Today, I am going to speak my truth. I have, for a long time, really tried to be likeable but likeable is boring and too… missionary.
But first, a little story. When I was growing up, there was nothing I wanted more than to become a journalist and a columnist.
My father was a huge fan of Wahome Mutahi and I would watch him reduced to teary laughter as he read Wahome’s column.
I could have been too young to understand Wahome (he died while I was in primary school) but that did not mean I was too young to dream. So it was no biggie when I finished high school and knew what I wanted to do in life. I was going to write.
And people were going to know me for my writing. I guess it is safe to say that I am sort of living a childhood dream. But why am I so unhappy?
Kenya’s media is usually in the frontline advocating for women’s rights. Oh yes, we are very aggressive in covering women; we dedicate acreages of newspaper coverage to special days like International Women’s Day, we commission commentaries and stories about the underrepresentation of women in Parliament, we scream ourselves hoarse about the fact that there is not a single female elected governor or senator in Kenya.
Simply put, Kenya’s media is the number one feminist institution in the country. And I use the word ‘feminist’ carefully, only to mean an institution that advocates for equal rights for men and women.
But that is just lip-service. Cheap stories and cheap talk. The truth is, there isn’t an industry that treats its women more poorly that Kenya’s media.
That the same media industry that is so keen on articulating women’s issues, is the single most male-dominated industry in the country. There is no industry in this country that has sidelined and mistreated its female workers than Kenyan media.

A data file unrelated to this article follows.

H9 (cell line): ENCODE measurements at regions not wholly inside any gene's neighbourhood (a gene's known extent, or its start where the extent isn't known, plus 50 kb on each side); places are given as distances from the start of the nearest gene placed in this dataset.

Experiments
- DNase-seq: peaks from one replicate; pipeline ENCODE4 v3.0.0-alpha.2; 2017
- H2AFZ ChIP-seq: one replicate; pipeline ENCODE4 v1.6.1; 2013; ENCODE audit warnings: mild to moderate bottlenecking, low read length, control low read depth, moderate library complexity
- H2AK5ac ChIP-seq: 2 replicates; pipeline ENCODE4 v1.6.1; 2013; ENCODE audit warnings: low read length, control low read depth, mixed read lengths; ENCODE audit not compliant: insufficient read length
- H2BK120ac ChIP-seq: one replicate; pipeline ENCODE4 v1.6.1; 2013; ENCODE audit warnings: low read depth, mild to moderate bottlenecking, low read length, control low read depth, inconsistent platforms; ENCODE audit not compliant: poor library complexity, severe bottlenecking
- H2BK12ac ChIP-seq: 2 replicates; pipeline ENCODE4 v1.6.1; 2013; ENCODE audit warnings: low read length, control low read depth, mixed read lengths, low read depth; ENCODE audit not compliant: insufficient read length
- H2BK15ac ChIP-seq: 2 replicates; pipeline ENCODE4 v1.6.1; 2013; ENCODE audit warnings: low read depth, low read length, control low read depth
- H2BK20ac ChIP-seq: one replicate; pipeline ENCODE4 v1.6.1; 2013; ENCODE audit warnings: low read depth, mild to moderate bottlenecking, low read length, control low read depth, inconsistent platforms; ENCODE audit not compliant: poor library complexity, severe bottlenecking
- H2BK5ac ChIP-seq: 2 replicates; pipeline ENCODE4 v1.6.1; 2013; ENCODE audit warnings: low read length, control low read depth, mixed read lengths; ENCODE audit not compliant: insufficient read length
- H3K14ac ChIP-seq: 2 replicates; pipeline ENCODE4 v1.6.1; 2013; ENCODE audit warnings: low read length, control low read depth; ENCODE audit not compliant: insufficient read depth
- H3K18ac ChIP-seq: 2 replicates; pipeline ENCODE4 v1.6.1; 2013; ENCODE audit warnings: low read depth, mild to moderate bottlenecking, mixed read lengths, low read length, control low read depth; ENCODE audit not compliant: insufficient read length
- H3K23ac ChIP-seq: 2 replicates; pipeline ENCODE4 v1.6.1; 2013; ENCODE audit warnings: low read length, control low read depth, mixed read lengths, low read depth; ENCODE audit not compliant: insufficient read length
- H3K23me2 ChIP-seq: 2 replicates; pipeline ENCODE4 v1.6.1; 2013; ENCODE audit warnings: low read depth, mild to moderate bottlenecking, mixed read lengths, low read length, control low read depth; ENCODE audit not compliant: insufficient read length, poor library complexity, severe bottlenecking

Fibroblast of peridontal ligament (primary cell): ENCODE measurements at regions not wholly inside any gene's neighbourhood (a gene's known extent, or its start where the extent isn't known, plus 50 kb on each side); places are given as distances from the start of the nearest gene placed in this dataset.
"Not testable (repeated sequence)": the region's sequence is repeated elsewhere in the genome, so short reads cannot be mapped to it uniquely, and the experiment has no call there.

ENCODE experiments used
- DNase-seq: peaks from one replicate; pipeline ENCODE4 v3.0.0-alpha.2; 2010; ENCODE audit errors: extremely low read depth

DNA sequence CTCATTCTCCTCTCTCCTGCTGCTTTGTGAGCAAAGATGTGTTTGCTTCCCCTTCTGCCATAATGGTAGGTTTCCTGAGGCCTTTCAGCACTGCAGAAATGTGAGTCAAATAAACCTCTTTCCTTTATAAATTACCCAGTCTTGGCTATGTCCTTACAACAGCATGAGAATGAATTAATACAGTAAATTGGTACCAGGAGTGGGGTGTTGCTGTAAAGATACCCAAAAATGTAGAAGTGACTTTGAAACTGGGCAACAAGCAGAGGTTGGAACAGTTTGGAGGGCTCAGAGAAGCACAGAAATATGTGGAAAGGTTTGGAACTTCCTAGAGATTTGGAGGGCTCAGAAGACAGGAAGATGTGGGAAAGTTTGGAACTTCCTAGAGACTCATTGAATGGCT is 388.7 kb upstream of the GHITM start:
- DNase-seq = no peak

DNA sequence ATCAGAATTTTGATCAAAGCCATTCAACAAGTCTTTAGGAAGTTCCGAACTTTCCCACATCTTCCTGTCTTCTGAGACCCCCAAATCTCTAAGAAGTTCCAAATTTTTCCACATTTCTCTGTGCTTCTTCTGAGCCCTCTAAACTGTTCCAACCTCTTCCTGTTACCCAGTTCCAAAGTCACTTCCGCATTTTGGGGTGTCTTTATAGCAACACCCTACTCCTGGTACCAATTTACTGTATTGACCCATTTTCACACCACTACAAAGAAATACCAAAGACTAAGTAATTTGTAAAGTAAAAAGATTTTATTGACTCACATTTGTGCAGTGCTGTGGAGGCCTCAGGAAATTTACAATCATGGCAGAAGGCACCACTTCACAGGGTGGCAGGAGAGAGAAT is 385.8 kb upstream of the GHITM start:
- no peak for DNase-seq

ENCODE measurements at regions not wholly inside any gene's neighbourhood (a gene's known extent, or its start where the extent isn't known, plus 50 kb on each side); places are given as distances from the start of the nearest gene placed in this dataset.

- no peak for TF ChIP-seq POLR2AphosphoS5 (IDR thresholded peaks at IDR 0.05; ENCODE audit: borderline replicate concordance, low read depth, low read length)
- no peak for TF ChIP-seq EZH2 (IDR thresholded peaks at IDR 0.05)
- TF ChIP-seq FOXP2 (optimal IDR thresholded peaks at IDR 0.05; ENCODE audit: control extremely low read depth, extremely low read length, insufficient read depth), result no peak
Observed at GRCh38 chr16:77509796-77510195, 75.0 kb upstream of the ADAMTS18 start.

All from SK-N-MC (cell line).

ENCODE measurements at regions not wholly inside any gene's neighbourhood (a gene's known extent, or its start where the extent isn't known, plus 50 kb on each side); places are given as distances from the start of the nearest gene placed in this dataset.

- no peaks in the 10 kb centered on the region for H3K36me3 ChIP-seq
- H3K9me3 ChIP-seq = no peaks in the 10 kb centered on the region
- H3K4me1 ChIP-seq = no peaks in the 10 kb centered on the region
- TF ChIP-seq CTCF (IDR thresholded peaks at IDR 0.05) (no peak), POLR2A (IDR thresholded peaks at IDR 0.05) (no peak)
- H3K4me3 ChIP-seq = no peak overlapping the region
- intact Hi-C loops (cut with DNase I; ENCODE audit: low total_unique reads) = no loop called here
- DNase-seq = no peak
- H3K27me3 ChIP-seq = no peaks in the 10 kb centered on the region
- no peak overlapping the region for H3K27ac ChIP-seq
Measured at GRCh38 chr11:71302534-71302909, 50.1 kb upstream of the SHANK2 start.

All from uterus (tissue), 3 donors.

The irony is, the same media that shouts about how few women we have in boardrooms (in other industries) is the business with the fewest women on its boards and management. Our systems are patriarchal and our thinking is archaic.
Women are treated like they have no brains at all. It will be a miracle to find a woman in top management.
Our opinions do not matter, our voices are not important and I am going to say here that Kenya’s media is the most unfriendly environment for a young woman. Keep your daughters at home.
Young and ambitious women like me, who frankly, do not want to spend our careers editing women’s magazines into our 40s, are increasingly discovering that we have no place in today’s media.
Young men will always out-promote and out-earn us because the media industry is an ‘old boy’s network’ and the women are not allowed in, please.
That is why some of us are counting our last days, dejected and discouraged because we have been shown it doesn’t matter how smart, serious, focused, talented, educated or how hard you work.
You will never make it to the top. We are told we are ‘too ambitious,’ therefore we are chopped down to size, pruned to fit the archaic system, forced to shrink ourselves and put on leashes because we are ‘too loud’.
We have nobody to look up to because the older women before us are hopeless, voiceless, timid and docile.
In all my years as a journalist, never have I seen a woman in media and said “I want to be like her’. The jobs we want, the jobs that truly make a difference, are a reserve for a particular gender.
We are left with, is a bunch of disillusioned, underpaid and overworked female workers fast hurtling into their sunset years, with nothing to show for their years of labour. God forbid, that I become one of those!
I hate to bore you with statistics, but a 2014 report on the State of Media in Kenya published by Media Policy and Research Centre shows that 72 per cent of journalists are male compared to 28 per cent female journalists and I am willing to bet my entire year’s salary that the number of women in media management today is nothing worth writing here about.